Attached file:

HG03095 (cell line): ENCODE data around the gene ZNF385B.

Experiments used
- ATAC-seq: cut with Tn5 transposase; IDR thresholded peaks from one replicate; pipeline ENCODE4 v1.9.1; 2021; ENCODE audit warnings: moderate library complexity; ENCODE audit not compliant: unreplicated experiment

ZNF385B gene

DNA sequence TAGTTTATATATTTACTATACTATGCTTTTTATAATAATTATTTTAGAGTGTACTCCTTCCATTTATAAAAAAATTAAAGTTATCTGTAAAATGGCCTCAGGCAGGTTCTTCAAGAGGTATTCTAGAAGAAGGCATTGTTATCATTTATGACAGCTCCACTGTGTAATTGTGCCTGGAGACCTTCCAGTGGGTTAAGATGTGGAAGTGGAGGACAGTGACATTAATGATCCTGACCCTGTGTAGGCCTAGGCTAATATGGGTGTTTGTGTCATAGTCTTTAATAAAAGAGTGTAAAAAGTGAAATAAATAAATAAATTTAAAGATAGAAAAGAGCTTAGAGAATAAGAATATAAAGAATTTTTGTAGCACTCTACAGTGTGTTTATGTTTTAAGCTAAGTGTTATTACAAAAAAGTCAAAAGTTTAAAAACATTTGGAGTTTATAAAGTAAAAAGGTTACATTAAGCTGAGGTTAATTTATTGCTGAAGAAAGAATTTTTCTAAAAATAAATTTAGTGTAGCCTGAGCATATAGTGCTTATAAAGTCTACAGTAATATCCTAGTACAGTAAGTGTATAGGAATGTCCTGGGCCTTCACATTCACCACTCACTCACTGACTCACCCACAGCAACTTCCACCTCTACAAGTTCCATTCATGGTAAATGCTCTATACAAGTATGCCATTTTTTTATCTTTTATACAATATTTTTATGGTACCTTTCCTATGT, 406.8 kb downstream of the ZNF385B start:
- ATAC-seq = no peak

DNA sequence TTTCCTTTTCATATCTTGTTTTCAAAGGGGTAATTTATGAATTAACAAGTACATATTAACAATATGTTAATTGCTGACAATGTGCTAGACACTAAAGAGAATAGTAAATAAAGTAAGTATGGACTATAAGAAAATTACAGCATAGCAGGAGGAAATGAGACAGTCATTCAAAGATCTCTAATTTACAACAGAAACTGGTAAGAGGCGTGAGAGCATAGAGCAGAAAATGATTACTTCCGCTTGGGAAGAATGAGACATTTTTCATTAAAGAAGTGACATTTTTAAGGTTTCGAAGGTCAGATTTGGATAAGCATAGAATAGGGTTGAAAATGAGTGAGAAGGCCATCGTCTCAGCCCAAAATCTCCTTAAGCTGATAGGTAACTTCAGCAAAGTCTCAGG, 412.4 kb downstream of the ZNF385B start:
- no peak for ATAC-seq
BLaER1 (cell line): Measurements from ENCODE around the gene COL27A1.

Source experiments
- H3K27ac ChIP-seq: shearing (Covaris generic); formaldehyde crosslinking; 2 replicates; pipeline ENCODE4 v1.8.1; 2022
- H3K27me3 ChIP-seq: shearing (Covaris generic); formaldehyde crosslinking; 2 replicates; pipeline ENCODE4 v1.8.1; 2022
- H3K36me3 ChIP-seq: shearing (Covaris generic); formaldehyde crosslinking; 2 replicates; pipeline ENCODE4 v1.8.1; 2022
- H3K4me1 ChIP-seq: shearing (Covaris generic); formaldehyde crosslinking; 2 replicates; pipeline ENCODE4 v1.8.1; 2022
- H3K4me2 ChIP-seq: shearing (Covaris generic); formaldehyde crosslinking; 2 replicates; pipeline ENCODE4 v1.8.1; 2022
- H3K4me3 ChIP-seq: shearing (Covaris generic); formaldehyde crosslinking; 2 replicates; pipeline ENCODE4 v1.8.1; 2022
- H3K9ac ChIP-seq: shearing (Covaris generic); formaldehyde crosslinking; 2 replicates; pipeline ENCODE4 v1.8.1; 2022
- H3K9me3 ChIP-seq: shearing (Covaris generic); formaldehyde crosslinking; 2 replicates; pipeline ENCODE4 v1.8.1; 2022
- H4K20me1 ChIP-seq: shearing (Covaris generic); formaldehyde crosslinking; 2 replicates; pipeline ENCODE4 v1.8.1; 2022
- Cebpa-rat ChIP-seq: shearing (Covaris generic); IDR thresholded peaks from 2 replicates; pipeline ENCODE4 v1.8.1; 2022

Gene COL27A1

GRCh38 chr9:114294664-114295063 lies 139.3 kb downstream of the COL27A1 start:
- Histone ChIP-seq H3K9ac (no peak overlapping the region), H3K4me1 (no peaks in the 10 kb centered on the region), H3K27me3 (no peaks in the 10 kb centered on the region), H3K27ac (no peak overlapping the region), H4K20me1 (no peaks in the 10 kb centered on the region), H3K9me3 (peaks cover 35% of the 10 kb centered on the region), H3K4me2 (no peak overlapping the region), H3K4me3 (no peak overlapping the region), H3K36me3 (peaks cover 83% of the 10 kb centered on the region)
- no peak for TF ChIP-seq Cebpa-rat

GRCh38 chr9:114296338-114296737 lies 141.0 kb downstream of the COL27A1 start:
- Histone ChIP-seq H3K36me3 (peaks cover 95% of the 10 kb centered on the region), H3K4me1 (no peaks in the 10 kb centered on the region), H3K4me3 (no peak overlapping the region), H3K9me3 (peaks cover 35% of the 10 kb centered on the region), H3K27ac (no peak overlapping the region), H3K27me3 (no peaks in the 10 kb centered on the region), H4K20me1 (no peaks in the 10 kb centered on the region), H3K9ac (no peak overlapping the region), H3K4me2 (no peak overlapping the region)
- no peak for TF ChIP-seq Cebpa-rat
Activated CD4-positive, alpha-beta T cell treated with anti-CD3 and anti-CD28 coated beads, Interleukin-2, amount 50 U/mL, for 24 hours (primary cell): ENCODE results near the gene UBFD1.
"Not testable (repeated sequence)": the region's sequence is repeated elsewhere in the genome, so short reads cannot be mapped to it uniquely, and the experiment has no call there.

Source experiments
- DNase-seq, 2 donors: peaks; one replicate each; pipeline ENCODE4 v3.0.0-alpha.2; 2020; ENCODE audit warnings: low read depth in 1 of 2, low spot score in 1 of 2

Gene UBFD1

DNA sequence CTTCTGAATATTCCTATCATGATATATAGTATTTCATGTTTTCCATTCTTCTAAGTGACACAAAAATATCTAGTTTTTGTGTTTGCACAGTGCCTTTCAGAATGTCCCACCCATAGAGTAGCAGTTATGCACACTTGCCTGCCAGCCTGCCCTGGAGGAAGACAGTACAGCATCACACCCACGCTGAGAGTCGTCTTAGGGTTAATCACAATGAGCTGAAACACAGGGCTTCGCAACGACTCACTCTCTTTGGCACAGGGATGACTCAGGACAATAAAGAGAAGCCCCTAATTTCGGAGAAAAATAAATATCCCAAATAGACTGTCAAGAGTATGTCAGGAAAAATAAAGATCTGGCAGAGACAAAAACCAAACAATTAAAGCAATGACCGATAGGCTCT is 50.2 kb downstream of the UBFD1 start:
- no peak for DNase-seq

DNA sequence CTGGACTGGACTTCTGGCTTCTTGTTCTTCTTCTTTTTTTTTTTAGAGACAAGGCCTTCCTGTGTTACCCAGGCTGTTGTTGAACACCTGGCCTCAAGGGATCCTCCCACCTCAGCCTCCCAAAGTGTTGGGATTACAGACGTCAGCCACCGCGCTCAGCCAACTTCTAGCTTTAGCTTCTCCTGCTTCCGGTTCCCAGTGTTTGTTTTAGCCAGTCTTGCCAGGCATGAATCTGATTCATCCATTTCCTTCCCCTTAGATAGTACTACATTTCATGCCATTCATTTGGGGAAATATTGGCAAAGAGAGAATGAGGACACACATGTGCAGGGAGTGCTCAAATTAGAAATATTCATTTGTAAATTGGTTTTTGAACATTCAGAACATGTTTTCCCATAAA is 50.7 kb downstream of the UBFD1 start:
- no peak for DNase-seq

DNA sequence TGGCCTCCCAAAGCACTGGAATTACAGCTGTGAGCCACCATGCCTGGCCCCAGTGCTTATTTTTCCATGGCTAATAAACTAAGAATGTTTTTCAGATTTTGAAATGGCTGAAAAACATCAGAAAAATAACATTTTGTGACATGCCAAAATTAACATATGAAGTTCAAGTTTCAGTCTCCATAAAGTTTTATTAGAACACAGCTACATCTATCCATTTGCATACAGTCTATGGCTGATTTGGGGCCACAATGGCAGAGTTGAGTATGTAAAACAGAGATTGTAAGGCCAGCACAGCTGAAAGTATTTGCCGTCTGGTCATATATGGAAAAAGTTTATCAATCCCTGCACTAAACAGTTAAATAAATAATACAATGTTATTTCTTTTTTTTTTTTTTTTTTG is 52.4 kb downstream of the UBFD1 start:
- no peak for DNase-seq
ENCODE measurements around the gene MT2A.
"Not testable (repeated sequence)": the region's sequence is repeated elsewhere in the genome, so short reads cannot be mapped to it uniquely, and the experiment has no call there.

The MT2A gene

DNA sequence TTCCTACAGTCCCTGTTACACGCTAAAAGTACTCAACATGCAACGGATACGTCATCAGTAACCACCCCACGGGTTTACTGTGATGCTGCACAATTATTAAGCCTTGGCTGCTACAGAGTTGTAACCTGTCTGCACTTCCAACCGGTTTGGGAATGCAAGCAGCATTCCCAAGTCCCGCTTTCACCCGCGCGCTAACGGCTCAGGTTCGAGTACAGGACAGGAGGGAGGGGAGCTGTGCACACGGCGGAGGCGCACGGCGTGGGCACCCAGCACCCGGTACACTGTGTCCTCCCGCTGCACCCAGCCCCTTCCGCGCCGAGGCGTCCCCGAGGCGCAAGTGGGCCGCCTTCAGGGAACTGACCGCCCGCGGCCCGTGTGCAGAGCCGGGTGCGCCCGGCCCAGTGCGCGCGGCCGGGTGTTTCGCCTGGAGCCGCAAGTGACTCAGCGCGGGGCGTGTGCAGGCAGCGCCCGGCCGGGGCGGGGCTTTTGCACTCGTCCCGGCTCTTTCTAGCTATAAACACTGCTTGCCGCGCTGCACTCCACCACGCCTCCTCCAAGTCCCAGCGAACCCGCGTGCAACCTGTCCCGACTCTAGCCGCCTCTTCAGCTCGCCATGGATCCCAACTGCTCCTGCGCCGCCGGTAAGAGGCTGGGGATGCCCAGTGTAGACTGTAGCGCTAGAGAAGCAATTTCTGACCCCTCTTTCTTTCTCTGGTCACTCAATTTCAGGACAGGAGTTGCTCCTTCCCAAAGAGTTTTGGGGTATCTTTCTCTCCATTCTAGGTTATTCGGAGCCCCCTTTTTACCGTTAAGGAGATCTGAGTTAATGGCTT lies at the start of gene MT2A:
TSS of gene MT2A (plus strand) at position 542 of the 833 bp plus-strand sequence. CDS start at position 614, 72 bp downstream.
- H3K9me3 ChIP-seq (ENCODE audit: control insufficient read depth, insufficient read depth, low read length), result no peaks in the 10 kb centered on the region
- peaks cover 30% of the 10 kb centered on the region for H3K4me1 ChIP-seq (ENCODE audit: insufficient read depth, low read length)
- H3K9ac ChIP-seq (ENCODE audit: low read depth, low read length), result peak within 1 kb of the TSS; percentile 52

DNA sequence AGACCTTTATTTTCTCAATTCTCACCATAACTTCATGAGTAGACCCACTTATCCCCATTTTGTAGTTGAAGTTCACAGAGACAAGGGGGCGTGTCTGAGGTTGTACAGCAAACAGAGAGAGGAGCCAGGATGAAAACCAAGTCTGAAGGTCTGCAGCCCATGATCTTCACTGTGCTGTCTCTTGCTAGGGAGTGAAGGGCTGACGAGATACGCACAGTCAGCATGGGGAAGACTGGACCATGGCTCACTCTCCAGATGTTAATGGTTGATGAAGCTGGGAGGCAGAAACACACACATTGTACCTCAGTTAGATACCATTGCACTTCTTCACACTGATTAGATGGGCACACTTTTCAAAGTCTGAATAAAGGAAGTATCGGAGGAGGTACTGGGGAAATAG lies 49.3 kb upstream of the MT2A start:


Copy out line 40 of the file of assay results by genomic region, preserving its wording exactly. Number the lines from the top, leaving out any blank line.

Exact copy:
"Not testable (repeated sequence)": the region's sequence is repeated elsewhere in the genome, so short reads cannot be mapped to it uniquely, and the experiment has no call there.